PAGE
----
From a recent article:
Dolphins can perform complex feats of maths that defy human computer systems.
The finding has forced scientists to reevaluate how intelligent the animals are.
When hunting, dolphins blow 'bubble nets' - but are still able to use sonar - 'counting clicks' through the mass of bubbles.
The ability seems to prove that the animals can do complex 'nonlinear' maths calculations.
Human sonar systems would be baffled by the bubbles - but dolphins appear to have a mathematical ability to 'cancel them out.
'I immediately got hooked, because I knew that no man-made sonar would be able to operate in such bubble water,' says Tim Leighton, professor of underwater acoustics at the University of Southampton.
Leightons team have been attempting to unravel how dolphins can hunt - while effectively blinding themselves.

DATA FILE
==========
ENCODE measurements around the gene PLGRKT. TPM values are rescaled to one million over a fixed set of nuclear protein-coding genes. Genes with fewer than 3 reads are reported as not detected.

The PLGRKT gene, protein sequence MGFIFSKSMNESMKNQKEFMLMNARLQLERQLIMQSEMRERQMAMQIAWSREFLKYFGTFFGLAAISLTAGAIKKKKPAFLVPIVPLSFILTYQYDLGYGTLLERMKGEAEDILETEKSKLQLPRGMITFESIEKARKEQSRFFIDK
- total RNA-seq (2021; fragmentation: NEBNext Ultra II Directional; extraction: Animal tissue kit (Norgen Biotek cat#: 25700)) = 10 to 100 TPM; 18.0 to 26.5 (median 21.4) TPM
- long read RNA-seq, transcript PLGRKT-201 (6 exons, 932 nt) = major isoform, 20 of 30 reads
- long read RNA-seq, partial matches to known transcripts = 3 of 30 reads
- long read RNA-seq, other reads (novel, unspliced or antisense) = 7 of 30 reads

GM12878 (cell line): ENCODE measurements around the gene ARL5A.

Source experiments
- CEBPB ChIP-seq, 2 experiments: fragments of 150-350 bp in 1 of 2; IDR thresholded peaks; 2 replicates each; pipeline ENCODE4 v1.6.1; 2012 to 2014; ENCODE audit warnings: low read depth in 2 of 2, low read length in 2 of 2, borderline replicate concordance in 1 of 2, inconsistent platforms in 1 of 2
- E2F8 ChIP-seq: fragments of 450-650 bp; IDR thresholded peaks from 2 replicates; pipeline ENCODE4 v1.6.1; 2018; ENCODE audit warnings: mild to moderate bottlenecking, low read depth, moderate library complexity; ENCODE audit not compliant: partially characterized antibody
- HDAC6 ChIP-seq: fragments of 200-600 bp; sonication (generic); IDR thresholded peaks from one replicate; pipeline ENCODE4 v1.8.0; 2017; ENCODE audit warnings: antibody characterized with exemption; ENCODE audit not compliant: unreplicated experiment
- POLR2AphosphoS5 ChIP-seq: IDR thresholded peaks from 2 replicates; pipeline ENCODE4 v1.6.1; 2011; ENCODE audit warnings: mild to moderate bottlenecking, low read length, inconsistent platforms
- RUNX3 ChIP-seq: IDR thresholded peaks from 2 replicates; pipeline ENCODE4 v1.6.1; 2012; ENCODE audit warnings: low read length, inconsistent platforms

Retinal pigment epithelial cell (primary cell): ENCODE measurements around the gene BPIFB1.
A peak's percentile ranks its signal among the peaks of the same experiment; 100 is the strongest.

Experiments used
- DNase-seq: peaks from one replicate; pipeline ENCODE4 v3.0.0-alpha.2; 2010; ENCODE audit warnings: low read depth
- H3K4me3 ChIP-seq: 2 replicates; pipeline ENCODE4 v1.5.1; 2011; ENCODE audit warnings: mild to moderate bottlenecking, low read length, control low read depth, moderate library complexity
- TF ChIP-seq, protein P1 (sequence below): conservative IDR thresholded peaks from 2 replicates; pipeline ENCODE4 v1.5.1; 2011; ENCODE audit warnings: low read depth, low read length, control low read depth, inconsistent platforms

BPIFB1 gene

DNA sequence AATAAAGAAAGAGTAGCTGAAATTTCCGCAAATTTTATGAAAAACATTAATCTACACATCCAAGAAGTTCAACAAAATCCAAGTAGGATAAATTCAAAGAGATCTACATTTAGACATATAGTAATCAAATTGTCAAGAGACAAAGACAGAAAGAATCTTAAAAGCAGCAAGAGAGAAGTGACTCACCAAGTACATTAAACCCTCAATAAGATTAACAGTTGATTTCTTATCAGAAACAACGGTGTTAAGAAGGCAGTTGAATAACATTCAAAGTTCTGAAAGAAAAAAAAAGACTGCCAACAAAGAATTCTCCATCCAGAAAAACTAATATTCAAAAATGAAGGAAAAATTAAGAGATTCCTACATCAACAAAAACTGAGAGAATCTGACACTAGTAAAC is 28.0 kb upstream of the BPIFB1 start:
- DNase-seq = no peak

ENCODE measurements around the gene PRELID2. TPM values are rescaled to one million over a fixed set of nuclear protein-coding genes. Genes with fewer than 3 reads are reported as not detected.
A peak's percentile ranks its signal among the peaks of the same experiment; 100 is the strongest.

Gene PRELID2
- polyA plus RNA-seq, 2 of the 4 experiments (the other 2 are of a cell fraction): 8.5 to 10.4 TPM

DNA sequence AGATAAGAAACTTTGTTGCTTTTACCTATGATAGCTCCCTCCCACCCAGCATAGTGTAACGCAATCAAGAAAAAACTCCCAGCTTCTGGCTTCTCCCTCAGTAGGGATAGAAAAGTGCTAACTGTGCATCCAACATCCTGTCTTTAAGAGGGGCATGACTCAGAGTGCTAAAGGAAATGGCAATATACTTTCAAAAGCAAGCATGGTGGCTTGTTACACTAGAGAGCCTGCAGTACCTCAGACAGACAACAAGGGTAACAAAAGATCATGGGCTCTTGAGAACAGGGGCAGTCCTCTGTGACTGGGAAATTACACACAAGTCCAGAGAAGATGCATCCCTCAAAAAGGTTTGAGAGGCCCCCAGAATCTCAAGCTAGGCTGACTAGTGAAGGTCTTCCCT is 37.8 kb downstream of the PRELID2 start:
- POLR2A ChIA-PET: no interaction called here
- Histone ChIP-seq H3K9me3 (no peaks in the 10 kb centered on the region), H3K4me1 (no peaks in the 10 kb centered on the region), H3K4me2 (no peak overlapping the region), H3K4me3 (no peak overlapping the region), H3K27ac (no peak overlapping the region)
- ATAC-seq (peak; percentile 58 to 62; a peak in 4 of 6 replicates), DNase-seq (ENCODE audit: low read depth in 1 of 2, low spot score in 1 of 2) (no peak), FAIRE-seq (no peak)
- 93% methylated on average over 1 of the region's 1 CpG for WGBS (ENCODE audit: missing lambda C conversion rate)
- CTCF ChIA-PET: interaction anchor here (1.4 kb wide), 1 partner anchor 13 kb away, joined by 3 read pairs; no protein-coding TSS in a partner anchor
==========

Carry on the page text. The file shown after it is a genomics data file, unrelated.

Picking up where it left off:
'These dolphins were either 'blinding' their most spectacular sensory apparatus when hunting - which would be odd, though they still have sight to reply on - or they have a sonar that can do what human sonar cannot …Perhaps they have something amazing.'
The answer appears to be a surprisingly complex command of maths.
'Dolphins have been observed to blow bubble nets when hunting prey,' say the researchers.
'Such bubble nets would confound the best man-made sonar because the strong scattering by the bubbles generates ‘clutter’ in the sonar image, which cannot be distinguished from the true target.
'The engineering specification of dolphin sonar is not superior to the best man-made sonar. A logical deduction from this is that, in blowing bubble nets, either dolphins are ‘blinding’ their echolocation sense when hunting or they have a facility absent in man-made sonar.'
The facility seems to be variations in the clicks, which allow them to 'see through' a net of bubbles that would baffle human sonar.
The ability implies a command of complex 'nonlinear' maths.
It's not the only surprising ability dolphins possess.
Dolphins can recognise themselves in mirrors and understand ideas such as 'zero' - an ability normally restricted to primates such as chimpanzees and humans.
These mammals recognize themselves in the mirror and have a sense of social identity.
They not only know who they are, but they also have a sense of who, where and what their groups are.